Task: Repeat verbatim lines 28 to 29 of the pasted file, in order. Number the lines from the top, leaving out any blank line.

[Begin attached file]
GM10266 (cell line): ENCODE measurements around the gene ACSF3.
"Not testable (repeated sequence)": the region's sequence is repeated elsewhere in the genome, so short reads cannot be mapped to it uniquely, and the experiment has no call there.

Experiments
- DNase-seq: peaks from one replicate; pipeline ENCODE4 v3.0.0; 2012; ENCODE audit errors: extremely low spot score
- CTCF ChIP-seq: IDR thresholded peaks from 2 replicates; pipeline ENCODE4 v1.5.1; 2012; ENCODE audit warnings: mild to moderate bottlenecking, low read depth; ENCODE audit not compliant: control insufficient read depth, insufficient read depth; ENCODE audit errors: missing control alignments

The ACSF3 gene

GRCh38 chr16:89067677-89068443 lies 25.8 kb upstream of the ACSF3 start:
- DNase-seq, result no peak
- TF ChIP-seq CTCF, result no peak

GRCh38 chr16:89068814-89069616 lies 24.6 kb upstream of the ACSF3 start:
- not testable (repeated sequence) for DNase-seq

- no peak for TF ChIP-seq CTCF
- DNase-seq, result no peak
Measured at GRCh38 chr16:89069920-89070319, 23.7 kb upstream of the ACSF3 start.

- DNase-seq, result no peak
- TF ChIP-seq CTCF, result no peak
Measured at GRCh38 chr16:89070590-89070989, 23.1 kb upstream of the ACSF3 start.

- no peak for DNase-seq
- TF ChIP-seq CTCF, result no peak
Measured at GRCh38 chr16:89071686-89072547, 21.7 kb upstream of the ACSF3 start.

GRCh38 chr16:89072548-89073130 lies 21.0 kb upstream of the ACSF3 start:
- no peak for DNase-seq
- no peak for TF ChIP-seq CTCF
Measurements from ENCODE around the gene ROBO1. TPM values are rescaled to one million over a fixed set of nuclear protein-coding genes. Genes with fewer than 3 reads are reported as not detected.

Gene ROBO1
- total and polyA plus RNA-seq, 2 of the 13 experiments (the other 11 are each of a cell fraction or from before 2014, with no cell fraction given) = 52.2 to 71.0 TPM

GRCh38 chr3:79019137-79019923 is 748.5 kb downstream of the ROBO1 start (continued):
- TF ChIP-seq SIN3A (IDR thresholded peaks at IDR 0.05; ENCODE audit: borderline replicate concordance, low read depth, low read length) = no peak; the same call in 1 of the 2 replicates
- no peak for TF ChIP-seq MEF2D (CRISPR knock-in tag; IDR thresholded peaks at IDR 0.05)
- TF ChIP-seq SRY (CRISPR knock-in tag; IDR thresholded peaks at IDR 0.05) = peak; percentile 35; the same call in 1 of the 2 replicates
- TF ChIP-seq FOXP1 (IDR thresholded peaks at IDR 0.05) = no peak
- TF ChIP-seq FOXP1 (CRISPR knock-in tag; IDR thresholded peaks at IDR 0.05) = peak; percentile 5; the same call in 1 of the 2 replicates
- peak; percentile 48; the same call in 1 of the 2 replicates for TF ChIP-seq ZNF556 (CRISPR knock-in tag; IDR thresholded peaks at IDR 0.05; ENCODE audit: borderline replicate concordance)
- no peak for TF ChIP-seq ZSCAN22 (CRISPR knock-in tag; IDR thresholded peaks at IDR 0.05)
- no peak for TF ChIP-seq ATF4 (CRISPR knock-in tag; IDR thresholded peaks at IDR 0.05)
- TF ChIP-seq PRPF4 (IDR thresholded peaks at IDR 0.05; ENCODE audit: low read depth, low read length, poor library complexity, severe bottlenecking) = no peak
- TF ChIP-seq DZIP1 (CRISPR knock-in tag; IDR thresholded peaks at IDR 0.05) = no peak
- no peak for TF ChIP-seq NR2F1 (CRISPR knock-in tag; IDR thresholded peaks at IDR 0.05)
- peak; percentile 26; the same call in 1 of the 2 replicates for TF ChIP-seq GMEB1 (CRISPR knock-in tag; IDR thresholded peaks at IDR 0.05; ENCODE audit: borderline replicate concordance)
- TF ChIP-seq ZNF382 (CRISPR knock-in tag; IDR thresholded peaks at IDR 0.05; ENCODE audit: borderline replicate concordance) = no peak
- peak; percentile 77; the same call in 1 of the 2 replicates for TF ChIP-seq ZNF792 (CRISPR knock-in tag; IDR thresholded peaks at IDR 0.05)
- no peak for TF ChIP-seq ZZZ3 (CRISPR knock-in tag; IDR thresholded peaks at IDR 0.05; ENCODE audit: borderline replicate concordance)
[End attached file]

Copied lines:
- TF ChIP-seq SIN3A (IDR thresholded peaks at IDR 0.05; ENCODE audit: borderline replicate concordance, low read depth, low read length) = no peak; the same call in 1 of the 2 replicates
- no peak for TF ChIP-seq MEF2D (CRISPR knock-in tag; IDR thresholded peaks at IDR 0.05)